June 19, 2018

Simcha Fisher: Think globally, like the Church, and vaccinate

Monday the 30th wrapped up World Vaccination Week. I was somewhat tickled to see that the Vatican, in a short press release, approached the topic as if it’s straightforward and devoid of controversy. It simply points out the many benefits of vaccination, and the bad things that happen when vaccination isn’t happening.

The reason the Vatican so readily sees vaccination as an unmistakeable good is because it is looking at the world globally. It’s not behaving as if small pockets of vaccine refusers are the majority, or as if they’re more important than, for instance, the third world, where mothers will walk for miles and line up all day to get life-saving vaccines for their kids.

And that’s what made the difference for me: Thinking globally.

I used to be hesitant about vaccines. I defiantly told my pediatrician that I’d “done my homework” and wouldn’t be needing about half the vaccines on the list. I didn’t think my particular kids were at risk for these diseases, and so I didn’t think my kids should have to get jabbed. Pretty simple.

Now, however, I have a daughter with diabetes, and a virus that affects her stomach could land her in the hospital. Now I have a niece with a congenital heart defect. Now I have friends whose kids have suppressed immune systems. Now I have a pal who’s going through chemotherapy. Now I have a mother in a nursing home. Now I know moms whose kids are allergic to vaccines, and they desperately wish their kids could be vaccinated, but they can’t.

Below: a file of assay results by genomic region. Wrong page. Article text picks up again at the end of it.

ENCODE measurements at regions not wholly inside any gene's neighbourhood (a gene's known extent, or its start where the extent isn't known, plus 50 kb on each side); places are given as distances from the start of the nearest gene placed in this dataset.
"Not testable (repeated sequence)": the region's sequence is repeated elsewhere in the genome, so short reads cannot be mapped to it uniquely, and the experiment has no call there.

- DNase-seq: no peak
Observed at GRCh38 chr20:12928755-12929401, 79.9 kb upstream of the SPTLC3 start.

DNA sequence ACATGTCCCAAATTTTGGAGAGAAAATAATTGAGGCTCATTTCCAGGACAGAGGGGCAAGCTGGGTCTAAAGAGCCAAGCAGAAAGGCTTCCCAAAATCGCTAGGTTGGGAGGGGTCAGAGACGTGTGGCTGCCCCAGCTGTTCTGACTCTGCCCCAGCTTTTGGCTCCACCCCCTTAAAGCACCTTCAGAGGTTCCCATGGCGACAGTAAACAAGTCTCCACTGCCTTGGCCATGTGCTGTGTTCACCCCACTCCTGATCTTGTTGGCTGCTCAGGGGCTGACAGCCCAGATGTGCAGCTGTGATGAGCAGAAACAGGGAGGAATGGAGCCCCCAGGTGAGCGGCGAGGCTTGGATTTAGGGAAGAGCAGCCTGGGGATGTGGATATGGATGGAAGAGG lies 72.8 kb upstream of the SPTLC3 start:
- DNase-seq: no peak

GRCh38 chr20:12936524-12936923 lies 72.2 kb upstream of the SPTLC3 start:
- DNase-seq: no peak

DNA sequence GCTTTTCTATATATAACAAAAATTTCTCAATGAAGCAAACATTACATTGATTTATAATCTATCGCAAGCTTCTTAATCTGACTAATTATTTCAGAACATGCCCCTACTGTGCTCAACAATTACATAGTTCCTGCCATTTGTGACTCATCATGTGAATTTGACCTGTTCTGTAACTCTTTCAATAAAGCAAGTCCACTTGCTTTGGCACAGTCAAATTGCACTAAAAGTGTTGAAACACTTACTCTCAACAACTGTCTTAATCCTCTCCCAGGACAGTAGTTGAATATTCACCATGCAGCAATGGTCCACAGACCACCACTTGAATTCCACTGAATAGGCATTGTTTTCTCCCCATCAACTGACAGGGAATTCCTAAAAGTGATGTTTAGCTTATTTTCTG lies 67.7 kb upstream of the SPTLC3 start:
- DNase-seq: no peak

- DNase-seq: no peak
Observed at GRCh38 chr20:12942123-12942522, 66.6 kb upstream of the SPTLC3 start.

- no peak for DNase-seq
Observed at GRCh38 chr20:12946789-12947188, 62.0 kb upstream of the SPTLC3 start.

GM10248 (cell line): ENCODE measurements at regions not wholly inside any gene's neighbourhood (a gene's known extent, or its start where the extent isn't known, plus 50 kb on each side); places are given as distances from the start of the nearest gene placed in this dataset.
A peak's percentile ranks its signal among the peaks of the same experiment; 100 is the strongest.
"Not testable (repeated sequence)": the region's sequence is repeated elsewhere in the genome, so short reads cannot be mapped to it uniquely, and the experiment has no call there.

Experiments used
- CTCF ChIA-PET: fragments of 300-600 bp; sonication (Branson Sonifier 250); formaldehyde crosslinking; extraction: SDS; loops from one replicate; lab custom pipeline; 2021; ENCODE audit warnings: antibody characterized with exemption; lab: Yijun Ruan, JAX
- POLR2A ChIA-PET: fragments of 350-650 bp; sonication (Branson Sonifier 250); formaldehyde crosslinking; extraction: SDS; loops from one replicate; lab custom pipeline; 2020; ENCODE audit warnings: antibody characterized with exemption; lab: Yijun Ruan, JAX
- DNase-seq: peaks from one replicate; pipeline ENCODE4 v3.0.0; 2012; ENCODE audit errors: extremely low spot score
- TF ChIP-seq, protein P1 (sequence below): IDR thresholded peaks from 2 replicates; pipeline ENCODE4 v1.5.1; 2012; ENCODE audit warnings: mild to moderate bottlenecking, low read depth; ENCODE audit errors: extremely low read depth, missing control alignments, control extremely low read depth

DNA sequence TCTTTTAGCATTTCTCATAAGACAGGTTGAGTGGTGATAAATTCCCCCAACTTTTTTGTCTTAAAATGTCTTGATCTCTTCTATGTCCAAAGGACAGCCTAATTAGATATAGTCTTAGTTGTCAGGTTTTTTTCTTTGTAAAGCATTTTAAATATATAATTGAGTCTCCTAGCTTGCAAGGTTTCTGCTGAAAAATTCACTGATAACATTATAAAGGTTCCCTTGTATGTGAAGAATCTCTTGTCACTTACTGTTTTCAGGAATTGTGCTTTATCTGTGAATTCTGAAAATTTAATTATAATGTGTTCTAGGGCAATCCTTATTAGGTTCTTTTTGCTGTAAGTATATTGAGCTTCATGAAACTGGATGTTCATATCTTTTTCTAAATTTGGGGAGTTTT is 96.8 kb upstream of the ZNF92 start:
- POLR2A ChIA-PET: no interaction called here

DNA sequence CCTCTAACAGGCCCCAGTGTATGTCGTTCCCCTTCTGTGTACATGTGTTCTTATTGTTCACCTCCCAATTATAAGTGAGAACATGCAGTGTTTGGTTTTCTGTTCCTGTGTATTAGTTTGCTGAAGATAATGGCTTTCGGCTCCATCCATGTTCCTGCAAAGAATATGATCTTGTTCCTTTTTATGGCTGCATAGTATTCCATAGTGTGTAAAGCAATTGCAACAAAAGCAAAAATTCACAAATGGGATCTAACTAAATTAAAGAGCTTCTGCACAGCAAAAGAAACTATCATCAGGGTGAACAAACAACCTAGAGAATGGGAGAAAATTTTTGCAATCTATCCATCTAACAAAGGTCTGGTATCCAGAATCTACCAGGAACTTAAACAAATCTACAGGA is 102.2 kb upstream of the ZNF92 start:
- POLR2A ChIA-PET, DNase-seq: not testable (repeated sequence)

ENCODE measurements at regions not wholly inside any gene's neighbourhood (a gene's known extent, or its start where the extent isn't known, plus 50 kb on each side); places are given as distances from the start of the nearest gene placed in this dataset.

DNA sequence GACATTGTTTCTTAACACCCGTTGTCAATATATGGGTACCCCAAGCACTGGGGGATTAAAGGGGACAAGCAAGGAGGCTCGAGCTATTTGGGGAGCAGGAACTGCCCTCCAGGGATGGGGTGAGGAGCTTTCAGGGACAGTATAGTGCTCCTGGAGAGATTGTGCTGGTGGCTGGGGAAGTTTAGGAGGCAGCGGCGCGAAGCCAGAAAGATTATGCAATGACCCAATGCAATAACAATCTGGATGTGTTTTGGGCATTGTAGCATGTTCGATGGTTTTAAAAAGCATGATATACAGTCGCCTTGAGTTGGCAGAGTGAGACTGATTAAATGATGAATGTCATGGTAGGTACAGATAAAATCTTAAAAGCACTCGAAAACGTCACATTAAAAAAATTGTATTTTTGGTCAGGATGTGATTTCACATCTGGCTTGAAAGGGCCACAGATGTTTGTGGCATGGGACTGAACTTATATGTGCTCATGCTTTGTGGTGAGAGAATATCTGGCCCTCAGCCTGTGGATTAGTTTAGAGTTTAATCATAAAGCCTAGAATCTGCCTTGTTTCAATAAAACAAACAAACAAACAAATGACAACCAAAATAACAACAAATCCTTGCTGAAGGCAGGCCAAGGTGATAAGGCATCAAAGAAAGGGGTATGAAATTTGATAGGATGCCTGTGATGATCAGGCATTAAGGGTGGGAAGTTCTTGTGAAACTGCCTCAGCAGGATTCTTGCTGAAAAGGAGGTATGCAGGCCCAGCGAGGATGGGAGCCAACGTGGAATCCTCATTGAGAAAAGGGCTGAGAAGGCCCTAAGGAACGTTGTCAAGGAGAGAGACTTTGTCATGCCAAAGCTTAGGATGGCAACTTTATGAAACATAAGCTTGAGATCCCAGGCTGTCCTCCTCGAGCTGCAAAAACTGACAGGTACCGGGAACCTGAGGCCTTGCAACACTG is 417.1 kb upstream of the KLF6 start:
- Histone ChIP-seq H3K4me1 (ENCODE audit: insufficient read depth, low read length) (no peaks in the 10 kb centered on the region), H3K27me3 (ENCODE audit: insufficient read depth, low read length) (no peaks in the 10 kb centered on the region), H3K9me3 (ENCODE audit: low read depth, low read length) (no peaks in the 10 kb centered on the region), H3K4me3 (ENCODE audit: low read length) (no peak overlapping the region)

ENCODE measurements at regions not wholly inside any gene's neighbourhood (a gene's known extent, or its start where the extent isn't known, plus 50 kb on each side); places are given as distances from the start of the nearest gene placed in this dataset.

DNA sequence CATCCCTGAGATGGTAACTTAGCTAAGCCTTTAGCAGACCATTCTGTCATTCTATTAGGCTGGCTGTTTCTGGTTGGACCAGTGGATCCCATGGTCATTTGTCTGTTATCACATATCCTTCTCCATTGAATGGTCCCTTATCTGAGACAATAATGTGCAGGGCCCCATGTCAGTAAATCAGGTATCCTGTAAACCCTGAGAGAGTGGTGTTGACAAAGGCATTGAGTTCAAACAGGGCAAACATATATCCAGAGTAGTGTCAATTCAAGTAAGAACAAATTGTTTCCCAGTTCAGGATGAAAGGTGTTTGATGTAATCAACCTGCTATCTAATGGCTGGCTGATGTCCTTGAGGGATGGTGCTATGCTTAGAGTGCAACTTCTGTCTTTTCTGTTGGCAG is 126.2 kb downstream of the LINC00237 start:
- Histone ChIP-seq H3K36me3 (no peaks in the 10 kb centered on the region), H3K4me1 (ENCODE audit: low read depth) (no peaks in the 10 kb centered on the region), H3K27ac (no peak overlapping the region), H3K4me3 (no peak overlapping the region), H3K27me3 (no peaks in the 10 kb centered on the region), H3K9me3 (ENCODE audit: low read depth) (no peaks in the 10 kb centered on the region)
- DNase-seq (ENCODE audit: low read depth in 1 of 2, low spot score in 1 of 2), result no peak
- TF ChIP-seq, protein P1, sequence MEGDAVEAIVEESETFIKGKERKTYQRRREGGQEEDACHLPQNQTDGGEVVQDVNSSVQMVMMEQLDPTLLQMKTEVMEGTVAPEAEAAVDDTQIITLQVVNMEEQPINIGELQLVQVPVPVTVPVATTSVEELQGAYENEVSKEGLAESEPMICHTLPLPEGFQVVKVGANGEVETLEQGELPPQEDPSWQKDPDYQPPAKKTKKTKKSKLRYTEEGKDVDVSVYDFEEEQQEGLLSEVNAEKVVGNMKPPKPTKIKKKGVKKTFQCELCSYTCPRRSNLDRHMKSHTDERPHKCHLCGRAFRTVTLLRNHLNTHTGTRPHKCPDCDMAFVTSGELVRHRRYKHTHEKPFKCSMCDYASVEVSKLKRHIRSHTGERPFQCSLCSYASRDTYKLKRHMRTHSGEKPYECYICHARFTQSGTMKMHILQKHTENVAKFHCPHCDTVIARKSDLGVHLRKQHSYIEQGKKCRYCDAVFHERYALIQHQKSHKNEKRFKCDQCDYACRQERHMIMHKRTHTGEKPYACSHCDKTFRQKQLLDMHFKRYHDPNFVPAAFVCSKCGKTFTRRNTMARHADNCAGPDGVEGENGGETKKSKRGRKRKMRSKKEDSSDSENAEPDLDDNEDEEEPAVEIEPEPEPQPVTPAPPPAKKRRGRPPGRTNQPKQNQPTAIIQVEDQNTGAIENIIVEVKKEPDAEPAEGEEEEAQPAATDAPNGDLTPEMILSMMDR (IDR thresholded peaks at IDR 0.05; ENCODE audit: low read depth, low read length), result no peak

Now, my kids get all their vaccines, because I’m trying to think globally. When my kids go out into the world, they spread joy, the spread excitement, they spread ideas, they spread enthusiasm . . . and they spread whatever germs they’re carrying around. But because they’re vaccinated, they’re far less likely to be carrying and spreading germs that can make themselves and other people seriously sick.

People who aren’t vaccinated, or who can only be partially vaccinated, or whose immune system isn’t working well, can be devastated by those germs, and so they depend on vaccinated people to do their part and keep disease rates low. The more people who are vaccinated, the less disease there is to spread, and the lower the likelihood that unvaccinated people will get sick.

I used to think, “My kids aren’t sick! So why should we worry about getting these rare, unlikely diseases?” Now I know that because my kids aren’t sick and weak, we have the obligation to help protect people who are sick and weak.

Now I really have “done my homework,” which is the true work of all mankind. I’ve looked hard at the lives of other people, and can see very clearly that if I can help protect their health, I must. Like the Church, I’m thinking globally. My own convenience isn’t more important than other people’s health and lives. This is basic Christian behavior. If I’m healthy enough to get vaccinations, it’s my Christian duty to do so.

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